Sebastian Faulks

The home I grew up in was very affected by the First World War. My maternal grandfather, a poor boy from Tottenham, gave a false age and joined up at 15. He became taller (being fed relatively properly for the first time) and in a terrible way, became a man. He found that he was a crack shot, became a sniper and miraculously survived both the battles of Ypres and Somme. He served on the Western Front for the entire war. It was only relatively recently that I appreciated what this actually meant. His tiny, laboriously written diaries, written in a childlike "best" handwriting and hand drawn maps of the trenches are a poignant testimony to his dreadful years. Of course, he never really adjusted to peace - time, a more modern understanding of human psychology has invented grand phrases such as Post Traumatic Shock Syndrome, but for my Grandfather, quite simply life was never the same again.

So for me, Birdsong was a revelation - to actually read that his experiences were so commonplace, it helped me enormously to understand what my Grandfather had been through.

Faulks is best known for his French Trilogy - The Girl at The Lion D'Or, Birdsong and Charlotte Gray. All of which are set in France and between them, cover both World Wars.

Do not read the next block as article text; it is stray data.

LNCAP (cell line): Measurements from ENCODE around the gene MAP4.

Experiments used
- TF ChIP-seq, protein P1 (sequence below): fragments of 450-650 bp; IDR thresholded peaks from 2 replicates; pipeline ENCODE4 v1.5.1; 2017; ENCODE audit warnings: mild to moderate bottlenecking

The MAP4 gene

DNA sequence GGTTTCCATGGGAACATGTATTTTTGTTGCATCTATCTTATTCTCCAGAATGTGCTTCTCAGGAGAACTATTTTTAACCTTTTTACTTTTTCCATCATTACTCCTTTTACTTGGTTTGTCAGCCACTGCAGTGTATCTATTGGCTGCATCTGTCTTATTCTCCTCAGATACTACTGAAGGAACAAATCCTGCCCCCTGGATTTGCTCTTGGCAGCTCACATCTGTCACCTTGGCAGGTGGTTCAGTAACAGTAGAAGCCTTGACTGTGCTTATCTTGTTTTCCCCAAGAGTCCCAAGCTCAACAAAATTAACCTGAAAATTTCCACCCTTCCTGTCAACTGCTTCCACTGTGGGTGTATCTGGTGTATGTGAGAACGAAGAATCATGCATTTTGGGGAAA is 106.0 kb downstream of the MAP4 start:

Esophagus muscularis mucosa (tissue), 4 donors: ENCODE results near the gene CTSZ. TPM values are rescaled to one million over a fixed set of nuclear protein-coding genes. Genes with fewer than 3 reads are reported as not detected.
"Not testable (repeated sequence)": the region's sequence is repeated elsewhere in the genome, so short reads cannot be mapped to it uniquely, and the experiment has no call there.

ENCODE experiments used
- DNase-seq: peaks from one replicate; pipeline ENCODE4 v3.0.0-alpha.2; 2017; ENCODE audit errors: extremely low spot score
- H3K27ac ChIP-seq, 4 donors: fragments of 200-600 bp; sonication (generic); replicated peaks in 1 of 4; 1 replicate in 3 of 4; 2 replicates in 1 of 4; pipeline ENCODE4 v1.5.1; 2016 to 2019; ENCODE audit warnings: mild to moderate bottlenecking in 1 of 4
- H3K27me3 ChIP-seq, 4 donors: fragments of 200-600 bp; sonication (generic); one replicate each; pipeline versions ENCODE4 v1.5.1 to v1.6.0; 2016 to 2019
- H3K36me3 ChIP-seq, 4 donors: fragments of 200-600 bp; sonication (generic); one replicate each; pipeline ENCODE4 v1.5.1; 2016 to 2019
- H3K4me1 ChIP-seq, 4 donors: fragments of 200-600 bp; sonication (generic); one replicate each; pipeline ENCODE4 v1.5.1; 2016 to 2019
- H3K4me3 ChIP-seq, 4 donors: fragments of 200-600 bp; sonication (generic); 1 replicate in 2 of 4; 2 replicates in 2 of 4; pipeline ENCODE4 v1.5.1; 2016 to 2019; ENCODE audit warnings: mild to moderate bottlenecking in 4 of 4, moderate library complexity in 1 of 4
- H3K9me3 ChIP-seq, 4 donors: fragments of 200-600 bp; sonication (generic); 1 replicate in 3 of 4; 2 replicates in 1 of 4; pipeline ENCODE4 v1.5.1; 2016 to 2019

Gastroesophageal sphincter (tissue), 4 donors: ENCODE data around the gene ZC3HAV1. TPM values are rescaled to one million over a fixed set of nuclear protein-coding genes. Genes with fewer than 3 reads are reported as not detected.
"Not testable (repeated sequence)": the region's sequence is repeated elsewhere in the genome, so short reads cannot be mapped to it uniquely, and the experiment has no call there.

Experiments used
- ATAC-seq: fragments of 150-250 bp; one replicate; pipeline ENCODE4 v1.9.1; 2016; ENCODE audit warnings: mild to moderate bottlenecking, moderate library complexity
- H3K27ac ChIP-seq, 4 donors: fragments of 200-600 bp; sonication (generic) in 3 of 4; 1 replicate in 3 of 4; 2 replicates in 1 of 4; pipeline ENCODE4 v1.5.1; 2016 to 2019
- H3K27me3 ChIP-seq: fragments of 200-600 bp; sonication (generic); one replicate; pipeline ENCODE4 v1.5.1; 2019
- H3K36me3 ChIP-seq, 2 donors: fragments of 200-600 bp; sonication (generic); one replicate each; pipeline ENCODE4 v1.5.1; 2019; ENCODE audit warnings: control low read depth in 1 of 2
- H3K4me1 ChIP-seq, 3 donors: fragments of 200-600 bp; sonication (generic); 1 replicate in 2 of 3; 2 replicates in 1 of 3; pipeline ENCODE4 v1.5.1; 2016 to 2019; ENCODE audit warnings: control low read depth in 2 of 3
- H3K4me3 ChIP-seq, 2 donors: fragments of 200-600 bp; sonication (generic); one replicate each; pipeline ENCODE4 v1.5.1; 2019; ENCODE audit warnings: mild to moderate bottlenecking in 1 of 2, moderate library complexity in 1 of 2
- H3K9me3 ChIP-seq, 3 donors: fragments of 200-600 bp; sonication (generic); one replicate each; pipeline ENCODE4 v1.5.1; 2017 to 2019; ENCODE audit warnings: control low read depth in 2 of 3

Birdsong traces three generations of an English family and examines family history and how past experiences are still resonant today. It begins in 1910 with Stephen Wraysford, a young Englishman sent to Picardy, to learn the textile business. He has a passionate affair with his married hostess, which rocks his world. Six years later Stephen is back in Picardy as a soldier on the Western Front. Stephen is now a very different man, no longer youthful and passionate, he is cold, traumatised even, and this is a curious anticipation of what will come. Perhaps his disengagement with events around him protects him, because Stephen is definitely a survivor. He is lucky - like my Grandfather - he survives the carnage. Faulks tells it like it was, the dreadful, reckless, wasteful battles but most affecting and genuinely surprising are accounts of the claustrophobic, fragile and desperate tunnels which snaked beneath No Man's Land. Was it better to die in the open air, blown up or drowning in mud or gas, or be buried alive in a tunnel? This is one of the terrible questions Faulks poses.

Faulks paints a bleak picture, and tells a story that needs to be told, over and over - that war is never "smart" or clean. Stephen's stay in a field hospital is harrowing. He is surrounded my maimed, burned, gassed and mortally wounded young men, some of whom beg to die. More shocking is the knowledge that as soon as they are "patched up" they will be sent back to the Front.
Perhaps I have given you a harsh take on this book, but we all bring our own baggage to the books we read. I should add that Birdsong is also an erotic, passionate and very beautiful book.


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